The winter is rapidly approaching, with the temperatures decreasing and sunshine hours getting shorter on a daily basis. As a result, energy consumption is on the rise as more people crank up the thermostat for a toastier, more comfortable temperature at home.
All of this comes at a cost, however — energy bills have been rising fast over the course of the year, meaning a warm and comfortable living room could end up costing you more than you’d expect.
Luckily, there are several ways you can lower your energy bills and enjoy a comfortable home without the usual cost this winter. Below, we’ve listed five techniques that you can use to lower your energy bills, all without sacrificing any comfort this holiday season.
Compare prices and consider switching providers
Think you’re spending too much on energy? You could be right. Many UK households pay more than they need to for energy not due to any mistakes or usage habits, but because they haven’t taken the time to compare prices and shop around.
If you’ve spent years (or in some cases, decades) with the same energy provider, you might be able to get a better deal by making the switch to a new supplier.
Even if you don’t end up making the switch, simply calling your energy provider to let them know you’ve found a better deal elsewhere can be enough to help you shave a small amount off your monthly energy tariff.
Lower your thermostat (just a little bit)
Turning down your home’s temperature to save money might seem like overly simply advice, but it can save you a surprising amount of money. Information from the Energy Saving Trust shows that even a tiny 1ºC decrease in temperature can lower your bills by as much as £85 per year.
That’s a significant saving, all in exchange for a not-so-significant reduction in temperature. If you feel like you’re living room is just a little too toasty this winter, try lowering the temperature by a degree or two to enjoy the same level of comfort at a lower cost.
Or, if you don’t mind a slightly lower home temperature, try decreasing the temperature by two to three degrees for a bigger saving, all while making up for the difference with an undershirt or wooly jumper.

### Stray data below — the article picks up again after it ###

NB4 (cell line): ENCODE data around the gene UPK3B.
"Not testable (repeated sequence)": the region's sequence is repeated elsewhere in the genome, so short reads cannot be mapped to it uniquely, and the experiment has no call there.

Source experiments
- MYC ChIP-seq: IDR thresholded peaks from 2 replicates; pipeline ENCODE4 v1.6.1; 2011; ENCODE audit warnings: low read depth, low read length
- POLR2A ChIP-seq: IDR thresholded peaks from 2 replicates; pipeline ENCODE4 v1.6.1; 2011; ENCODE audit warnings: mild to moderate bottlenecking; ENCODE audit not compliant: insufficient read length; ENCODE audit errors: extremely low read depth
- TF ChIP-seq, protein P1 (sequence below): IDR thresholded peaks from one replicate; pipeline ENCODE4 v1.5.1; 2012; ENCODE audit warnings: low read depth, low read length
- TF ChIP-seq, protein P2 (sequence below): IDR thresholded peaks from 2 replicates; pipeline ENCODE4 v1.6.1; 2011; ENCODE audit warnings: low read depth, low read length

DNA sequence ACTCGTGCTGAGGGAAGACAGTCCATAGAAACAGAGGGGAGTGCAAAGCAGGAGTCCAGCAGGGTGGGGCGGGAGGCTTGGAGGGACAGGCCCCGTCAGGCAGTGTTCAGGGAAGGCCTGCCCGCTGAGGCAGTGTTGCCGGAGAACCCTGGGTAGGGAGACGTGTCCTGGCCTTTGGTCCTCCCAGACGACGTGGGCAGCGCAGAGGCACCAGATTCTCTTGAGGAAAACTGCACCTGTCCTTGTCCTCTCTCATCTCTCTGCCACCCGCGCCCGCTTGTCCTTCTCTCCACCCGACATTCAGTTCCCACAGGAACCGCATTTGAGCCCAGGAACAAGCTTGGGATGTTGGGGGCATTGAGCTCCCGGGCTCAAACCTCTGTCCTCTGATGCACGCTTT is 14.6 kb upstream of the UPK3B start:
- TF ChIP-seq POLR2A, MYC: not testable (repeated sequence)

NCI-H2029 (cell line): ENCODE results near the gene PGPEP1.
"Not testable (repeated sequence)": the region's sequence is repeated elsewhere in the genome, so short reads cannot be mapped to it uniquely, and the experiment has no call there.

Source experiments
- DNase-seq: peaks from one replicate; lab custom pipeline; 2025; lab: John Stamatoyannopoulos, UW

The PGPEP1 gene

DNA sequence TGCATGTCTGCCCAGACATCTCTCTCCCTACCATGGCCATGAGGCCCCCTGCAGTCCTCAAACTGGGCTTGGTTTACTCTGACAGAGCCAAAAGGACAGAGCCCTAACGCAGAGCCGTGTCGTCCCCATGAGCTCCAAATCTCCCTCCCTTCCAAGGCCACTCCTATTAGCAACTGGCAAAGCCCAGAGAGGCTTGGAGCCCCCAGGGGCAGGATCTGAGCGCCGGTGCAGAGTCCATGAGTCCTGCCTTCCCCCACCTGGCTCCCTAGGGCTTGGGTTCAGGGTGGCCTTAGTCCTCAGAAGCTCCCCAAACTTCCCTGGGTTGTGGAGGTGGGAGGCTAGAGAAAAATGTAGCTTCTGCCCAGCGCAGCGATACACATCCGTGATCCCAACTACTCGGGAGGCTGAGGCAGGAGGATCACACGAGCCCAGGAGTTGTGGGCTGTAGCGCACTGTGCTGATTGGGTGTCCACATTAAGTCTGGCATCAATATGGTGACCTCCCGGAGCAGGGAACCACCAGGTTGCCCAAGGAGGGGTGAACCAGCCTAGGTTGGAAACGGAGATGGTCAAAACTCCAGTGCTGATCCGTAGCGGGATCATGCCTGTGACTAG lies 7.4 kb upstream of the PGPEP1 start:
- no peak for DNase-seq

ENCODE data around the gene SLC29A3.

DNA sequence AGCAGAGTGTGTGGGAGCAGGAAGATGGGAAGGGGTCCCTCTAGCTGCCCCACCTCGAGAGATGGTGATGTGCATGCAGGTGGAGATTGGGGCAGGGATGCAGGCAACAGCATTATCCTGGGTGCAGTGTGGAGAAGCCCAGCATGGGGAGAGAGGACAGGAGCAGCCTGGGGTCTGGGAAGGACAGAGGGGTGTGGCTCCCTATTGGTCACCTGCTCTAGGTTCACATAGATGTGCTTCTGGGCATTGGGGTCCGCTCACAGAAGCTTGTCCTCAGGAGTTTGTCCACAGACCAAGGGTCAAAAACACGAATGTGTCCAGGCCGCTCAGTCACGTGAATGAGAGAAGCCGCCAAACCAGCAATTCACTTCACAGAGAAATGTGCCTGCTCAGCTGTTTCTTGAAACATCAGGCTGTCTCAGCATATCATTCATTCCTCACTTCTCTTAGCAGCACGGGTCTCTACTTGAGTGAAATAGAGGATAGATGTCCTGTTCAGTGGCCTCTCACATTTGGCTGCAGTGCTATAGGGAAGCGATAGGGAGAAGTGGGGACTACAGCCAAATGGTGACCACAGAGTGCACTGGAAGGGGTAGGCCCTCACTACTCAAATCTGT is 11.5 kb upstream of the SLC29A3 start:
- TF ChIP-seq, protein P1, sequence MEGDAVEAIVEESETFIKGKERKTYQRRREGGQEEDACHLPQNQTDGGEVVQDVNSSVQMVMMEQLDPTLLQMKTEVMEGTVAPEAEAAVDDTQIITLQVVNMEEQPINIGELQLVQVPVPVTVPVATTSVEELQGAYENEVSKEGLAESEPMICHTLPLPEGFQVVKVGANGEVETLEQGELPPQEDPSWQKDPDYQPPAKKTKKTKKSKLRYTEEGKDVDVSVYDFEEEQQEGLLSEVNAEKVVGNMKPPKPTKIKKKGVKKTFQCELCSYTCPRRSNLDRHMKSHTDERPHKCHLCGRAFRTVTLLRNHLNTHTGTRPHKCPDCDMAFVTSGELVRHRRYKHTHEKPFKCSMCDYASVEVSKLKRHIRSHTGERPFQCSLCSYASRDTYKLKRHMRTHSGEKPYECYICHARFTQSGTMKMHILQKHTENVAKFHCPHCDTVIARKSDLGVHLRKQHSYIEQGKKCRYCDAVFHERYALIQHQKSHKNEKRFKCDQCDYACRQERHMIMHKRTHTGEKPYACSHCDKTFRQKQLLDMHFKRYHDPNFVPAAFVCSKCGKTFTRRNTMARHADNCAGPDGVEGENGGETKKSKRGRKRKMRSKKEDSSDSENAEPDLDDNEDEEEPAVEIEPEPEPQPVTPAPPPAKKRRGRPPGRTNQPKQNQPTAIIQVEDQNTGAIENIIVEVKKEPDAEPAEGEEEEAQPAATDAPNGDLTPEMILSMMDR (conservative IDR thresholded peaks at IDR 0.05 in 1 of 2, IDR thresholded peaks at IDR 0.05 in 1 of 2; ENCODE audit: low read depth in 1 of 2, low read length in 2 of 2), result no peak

Switch over to energy-saving light bulbs
While heating is the biggest energy consumer for most British households, “small” energy-using items like lightbulbs and appliances can add a large amount to your household’s total monthly energy consumption.
One way to save electricity and reduce your energy bills is by replacing your old lightbulbs with energy-saving bulbs. Newer bulbs that use LED and CFL technology only require a fraction as much energy as older models, all while providing equal or superior lighting.
Don’t think it’s worth making the upgrade? Although you’ll need to spend a little bit to replace your existing light bulbs, you could save as much as £60 per bulb in the long term.
Pay your energy bills in installments to avoid sudden costs
Tired of paying massive winter energy bills? By switching over to direct debit, you can avoid the excessive energy bills that seem to define winter and instead spread your energy spending over multiple smaller payments.
As well as switching to direct debit, there are several other ways you can reduce the total cost of heating your home in winter. One tactic is to ask for a meter reading — if you’ve spent more than you need to for energy, your provider should be able to provide a credit to your account.
Use credits and heating discounts to your advantage
Are you on a Universal Credit or Jobseekers’ Allowance benefit? If so, you might be entitled to a discount on your energy bills. Government-provided discounts like the Warm Heating Discount Scheme make it easier for people on limited incomes to pay for energy during winter.
Under the scheme, you could save up to £140 on electricity in the form of a one-off energy bill discount. If your supplier provides you with both gas and electricity bill, you may also be able to receive a discount on your gas bill.
The discount is also available for people on low incomes, meaning you might not need to be on a government benefit in order to apply. There are also other schemes designed to reduce winter energy costs, such as the Winter Fuel Payment for people born on or before 5 August 1953.